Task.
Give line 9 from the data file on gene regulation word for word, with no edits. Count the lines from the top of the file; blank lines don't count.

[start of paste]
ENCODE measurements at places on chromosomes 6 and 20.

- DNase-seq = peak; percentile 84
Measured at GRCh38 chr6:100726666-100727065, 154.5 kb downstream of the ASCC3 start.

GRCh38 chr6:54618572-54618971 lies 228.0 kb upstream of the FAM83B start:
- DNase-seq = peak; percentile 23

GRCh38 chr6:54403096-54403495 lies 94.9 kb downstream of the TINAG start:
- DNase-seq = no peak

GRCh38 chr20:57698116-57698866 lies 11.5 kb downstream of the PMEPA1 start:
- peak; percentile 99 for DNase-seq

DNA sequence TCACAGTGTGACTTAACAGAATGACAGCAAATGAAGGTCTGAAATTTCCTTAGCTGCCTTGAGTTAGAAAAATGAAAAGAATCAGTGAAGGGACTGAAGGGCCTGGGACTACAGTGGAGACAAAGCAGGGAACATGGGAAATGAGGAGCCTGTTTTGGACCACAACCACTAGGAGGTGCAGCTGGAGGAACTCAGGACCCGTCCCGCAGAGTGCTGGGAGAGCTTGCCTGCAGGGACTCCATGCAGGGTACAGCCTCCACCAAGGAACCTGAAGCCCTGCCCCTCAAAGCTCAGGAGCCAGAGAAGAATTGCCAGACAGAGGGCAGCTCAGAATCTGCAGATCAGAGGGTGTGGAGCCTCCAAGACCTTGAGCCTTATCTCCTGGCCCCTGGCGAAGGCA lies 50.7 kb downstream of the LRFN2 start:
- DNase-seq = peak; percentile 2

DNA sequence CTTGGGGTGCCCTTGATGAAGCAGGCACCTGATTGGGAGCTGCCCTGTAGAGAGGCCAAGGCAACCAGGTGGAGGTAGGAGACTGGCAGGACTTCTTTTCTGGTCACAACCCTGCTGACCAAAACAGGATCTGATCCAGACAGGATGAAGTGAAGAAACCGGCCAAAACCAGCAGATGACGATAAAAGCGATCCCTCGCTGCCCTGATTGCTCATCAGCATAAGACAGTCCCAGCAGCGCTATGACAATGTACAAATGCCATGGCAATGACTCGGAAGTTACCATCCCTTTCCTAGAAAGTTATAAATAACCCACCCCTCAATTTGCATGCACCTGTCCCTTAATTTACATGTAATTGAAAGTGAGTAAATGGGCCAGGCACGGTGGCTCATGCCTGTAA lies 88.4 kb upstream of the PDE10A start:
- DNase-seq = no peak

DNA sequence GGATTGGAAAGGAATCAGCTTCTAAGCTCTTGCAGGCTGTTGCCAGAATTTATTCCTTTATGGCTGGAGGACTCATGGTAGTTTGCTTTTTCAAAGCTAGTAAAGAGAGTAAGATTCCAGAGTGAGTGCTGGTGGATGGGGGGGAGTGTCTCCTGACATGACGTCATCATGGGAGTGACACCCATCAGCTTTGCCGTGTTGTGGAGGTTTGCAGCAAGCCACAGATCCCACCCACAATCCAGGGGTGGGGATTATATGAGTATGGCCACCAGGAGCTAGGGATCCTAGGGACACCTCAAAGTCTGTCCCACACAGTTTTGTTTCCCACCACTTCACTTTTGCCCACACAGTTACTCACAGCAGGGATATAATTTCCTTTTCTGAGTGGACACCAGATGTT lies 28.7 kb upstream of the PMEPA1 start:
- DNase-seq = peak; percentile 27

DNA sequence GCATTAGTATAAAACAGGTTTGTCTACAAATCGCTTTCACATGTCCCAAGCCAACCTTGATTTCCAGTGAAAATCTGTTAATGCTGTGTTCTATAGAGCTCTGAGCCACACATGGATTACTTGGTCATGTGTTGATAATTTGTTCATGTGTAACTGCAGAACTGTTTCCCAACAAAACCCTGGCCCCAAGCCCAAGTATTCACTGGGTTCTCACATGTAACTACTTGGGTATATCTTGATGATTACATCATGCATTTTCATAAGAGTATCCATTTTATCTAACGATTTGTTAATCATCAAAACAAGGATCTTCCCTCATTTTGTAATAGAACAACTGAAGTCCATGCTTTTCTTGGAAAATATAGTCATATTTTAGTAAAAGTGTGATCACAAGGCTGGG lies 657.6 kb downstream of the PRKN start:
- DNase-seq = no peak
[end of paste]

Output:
- peak; percentile 99 for DNase-seq